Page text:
The possible mechanisms of CYP2E1 interactions with HSP90 and the influence of ethanol on them
BMC Structural Biology volume 12, Article number: 33 (2012)
Microsomal CYP2E1 metabolizes about 160 hydrophobic exogens, many of which are environmental pollutants. While metabolising xenobiotics CYP2E1 on one hand facilitates in their excretion and on the other hand activates them into the cytotoxins, which may damage the cell. Thus the CYP2E1 activity level significantly affects the processes in cell. Posttranslational stabilization of CYP2E1 seems to be the main mechanism of its regulation in living cell. It is known that degradation of CYP2El takes part in cytoplasmic proteasome system. The efficiency of such degradation depends on the presence of molecular chaperones (HSP90) as was shown from in vitro experiments. But the processes that involve HSP90 in the degradation of CYP2E1 and the mechanisms of transfer of microsomal CYP2E1 to the proteasome system remain unknown. This paper investigates HSP90-dependent processes in mechanisms of CYP2El degradation and the possible role of ethanol in them.
With the help of computational methods we have shown that CYP2E1 can interact with HSP90 resulting in dissociation of CYP2E1 from membrane and formation of the CYP2E1-HSP90 complex for its further transfer to the proteasome for degradation. The twofold increase of both CYP2E1 and HSP90 in the mouse liver under the constant alcohol administration was shown using WB methods. Also, as was shown in silico, ethanol molecule, while binding to the CYP2E1 active site, prevents its interaction with HSP90, thus resulting in accumulation of CYP2E1 in cell.
Cytoplasmic HSP90 and membrane-bound CYP2E1 may directly interact with each other as partner proteins, leading to the dissociation of the CYP2E1 from the membrane. This makes it possible to transfer microsomal CYP2E1 in complex with HSP90 to the proteasome for proteolysis. The ethanol molecule inhibits the interaction of HSP90 with CYP2E1 leading to the suppression of its proteasome degradation, thus increasing level of this protein in the cell. Other substrates of CYP2E1 should increase level of this protein in the same way. This may be one of the mechanisms of substrate-dependent regulation of the CYP2E1 expression in the cell.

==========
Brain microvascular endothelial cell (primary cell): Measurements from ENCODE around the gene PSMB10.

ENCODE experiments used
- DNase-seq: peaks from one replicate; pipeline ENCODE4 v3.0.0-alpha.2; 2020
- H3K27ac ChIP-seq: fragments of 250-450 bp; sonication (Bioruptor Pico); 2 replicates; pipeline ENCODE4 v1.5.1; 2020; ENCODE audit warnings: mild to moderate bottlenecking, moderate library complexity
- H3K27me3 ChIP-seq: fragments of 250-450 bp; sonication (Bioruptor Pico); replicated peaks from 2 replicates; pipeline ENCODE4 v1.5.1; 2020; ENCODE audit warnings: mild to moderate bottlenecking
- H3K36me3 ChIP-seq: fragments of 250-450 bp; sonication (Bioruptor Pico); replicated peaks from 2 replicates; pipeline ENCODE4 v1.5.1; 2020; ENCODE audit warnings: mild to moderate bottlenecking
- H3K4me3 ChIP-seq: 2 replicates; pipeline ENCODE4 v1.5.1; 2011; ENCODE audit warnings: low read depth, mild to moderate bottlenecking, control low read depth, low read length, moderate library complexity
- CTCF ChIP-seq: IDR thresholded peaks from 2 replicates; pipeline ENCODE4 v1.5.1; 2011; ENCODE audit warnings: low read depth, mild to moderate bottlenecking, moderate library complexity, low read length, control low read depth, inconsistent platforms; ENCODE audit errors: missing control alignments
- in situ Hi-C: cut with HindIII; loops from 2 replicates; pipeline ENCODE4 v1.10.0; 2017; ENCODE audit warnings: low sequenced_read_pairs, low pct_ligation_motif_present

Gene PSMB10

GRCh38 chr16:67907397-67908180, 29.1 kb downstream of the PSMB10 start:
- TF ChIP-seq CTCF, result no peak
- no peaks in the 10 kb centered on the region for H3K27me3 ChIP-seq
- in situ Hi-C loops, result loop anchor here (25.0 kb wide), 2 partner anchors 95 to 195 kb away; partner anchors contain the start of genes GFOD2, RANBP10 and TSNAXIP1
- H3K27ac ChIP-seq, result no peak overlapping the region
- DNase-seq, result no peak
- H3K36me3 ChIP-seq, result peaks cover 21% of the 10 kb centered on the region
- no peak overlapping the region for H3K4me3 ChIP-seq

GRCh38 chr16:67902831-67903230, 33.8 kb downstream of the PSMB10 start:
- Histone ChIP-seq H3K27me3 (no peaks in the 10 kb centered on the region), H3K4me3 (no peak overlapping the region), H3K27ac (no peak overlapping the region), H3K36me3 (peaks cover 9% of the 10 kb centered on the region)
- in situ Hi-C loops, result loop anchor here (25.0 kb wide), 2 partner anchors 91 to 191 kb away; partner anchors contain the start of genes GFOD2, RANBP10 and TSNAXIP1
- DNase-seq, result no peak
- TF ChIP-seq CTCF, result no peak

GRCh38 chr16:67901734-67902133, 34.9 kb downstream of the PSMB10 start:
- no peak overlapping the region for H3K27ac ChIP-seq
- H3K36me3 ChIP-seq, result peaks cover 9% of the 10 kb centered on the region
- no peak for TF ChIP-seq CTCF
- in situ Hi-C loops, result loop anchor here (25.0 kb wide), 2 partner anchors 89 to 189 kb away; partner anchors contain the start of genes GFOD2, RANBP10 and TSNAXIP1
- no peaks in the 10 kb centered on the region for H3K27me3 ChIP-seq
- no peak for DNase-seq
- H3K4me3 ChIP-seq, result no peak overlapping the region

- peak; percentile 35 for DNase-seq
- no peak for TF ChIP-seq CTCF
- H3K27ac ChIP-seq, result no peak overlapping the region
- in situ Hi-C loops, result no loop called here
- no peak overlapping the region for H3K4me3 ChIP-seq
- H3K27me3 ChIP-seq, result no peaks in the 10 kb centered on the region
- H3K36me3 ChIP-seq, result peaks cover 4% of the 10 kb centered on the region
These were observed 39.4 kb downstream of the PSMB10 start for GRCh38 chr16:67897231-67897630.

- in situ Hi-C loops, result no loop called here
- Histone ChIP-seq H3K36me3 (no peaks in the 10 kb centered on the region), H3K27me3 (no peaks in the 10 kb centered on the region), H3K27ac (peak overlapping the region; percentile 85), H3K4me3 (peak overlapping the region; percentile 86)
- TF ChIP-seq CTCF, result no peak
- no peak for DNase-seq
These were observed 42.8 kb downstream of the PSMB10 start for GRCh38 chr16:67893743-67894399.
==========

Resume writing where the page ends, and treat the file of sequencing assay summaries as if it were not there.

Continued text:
As the main role of microsomal CYP2E1 is detoxification of xenobiotics (exogenous low weight compounds) the highest level of its constitutive expression is found in liver and kidneys, organs that mostly utilize and excrete harmful substances off the organism[1, 2]. There are 160 hydrophobic substances of exogenous origin known as substrates for CYP2E1 (http://cpd.ibmh.msk.su/). Most of them are environmental pollutants (industrial wastes, fertilizers and solvents), components of food additives, drugs and cosmetics. CYP2E1 on one hand contributes in withdrawal of xenobiotics by metabolizing them in liver (thus taking active part in adaptation of organism to the adverse environmental factors). On the other hand CYP2E1, while metabolizing, may activate its substrates into cytotoxins, which causes different cell damages. Substrates of CYP2E1 induce its protein expression level but the mechanisms of such induction steel need to be investigated. Such increase in CYP2E1 protein level causes homeostasis misbalance in cell. Thus it is shown that introduction of ethanol (one of the most widely used CYP2E1 substrate) into the animals causes intensification of peroxidation processes and depletion of hepatocyte antioxidant system. Activation of peroxidation processes may be caused by the ethanol-dependent induction of CYP2E1, which can generate oxygen radicals during its catalytic cycle. As a result an oxidation stress usually develops in cell. Herewith ethanol does not only stimulate CYP2E1-dependent peroxidation, but serves as a source of free radicals itself (during the CYP2E1-dependent oxidation of ethanol a 1-hydroxyethyl radical is being formed[3, 5]). Posttranslational stabilization of protein molecule with substrates is one of the main mechanisms of regulation of CYP2E1 expression level in cell. It is believed that substrates while in the active site of enzyme, change and stabilize protein structure, thus preventing its fast degradation with proteasomes[6–8]. The mechanisms of such substrates-dependent CYP2E1 protein stabilization mostly are staying uninvestigated. The processes of transfer of microsomal CYP2E1 to the proteasome (where its degradation takes place) also need to be investigated. It is thought that cytoplasm heat shock proteins, in particular HSP90, actively participate in these processes[9–11]. This work is devoted to investigating the role of HSP90 in the degradation of microsomal CYP2E1 and studying the influence of ethanol on these processes.